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Data, AI, sandwiches, planes: why effective governance ecosystems that minimise data and AI’s risks are the key to public trust

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This page was written by Aidan Peppin, Aaron Gardner

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Aidan Peppin, a Senior Researcher from the Ada Lovelace Institute, comments on the necessity for effective governance ecosystems to build public trust in AI, as with established safeguards in place for food safety and the aviation industry.

77% 77%

The poll found that 77% of people are worried about their personal information being stolen online.

Data and AI risk exacerbating discrimination

If you live in a country with a strong food-safety ecosystem, you can walk into any supermarket, pick a sandwich off the shelf and trust that it is safe to eat. If you board a plane at a major international airport, you can take your seat on the plane trusting that the engine is working, and the pilot is trained.

In both these instances you don’t need to think too hard about the risks of the sandwich or plane (unless you have aerophobia or an allergy). You just intuitively trust the risks are mitigated, because you’re aware that governance systems exist around both food and aviation safety.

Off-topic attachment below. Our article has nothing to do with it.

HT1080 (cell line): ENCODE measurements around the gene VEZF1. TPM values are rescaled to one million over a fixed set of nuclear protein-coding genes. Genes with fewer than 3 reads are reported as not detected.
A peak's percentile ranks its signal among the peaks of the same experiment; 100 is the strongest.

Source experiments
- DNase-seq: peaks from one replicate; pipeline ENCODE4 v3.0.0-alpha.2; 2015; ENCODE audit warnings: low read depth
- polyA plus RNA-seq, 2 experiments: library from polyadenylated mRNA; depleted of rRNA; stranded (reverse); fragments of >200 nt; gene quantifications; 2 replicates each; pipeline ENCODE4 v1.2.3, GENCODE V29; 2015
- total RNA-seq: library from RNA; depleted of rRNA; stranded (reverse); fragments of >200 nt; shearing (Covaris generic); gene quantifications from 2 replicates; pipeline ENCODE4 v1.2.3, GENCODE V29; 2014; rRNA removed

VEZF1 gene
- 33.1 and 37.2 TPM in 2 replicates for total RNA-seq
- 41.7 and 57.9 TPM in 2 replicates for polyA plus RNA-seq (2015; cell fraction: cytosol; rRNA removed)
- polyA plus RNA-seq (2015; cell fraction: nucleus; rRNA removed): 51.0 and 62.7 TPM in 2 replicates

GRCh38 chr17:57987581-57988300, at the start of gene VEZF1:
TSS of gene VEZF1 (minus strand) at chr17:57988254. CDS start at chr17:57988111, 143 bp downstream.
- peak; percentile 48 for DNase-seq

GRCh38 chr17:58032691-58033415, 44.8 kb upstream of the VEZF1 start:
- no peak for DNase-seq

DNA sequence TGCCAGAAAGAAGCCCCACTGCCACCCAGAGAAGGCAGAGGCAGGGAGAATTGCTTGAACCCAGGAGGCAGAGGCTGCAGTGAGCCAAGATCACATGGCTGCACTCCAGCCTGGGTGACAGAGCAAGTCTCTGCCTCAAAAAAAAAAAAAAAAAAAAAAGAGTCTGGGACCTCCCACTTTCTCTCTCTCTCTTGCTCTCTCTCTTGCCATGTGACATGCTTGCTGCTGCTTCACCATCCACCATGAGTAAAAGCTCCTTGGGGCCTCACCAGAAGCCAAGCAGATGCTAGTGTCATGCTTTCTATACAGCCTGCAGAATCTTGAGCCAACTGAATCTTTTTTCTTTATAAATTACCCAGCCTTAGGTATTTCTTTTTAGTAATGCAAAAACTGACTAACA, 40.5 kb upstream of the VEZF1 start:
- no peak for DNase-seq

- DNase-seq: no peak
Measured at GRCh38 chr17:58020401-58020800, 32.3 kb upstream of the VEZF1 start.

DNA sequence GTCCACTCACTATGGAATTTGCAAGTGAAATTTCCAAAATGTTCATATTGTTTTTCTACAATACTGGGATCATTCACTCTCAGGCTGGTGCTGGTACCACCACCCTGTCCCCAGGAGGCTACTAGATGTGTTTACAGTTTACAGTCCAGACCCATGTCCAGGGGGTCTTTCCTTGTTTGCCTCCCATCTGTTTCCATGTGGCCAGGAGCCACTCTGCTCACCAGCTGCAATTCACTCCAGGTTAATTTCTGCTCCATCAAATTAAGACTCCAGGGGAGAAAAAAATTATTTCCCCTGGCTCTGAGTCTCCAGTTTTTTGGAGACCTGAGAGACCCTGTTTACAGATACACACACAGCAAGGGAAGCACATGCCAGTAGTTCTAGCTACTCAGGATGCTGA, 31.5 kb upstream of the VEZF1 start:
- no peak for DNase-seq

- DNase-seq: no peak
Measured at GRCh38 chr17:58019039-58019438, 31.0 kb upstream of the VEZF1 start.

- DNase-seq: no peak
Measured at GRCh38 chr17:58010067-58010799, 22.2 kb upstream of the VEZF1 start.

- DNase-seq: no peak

Data and artificial intelligence are not sandwiches or planes. But they are just as pervasive in almost all aspects of everyday life around the world. From healthcare to finance, entertainment to climate change research, big data and AI technologies are shaping the present and future of how we live, how economies work, and how we’ll address the biggest challenges facing our societies.

While the potential benefits of this datafication are huge, from better services to scientific breakthroughs, so are the potential harms. Data and AI technologies risk exacerbating the inequalities and discrimination already present in societies, can help to concentrate power and control in the hands of a relatively small handful of organisations and individuals, and shift the way democracies and vital societal services work.

Part of the problem for data and AI is that unlike for sandwiches and aeroplanes, we do not yet have effective, trustworthy governance ecosystems for data and AI.

In a 2021 paper, academics Bran Knowles and John T. Richards argued that ‘public distrust of AI originates from the underdevelopment of a regulatory ecosystem’. In this they recognise that, because data and AI technologies are so novel and the law is catching up, everyday people have no reassurance that the right protections and oversight are in place to minimise the harms and maximise the benefits. (I also credit Knowles for the aeroplane governance comparison.)

 

The World Risk Poll is an important puzzle-piece in understanding the link between governance of and public trust in data and AI. Three findings in particular stick out on this.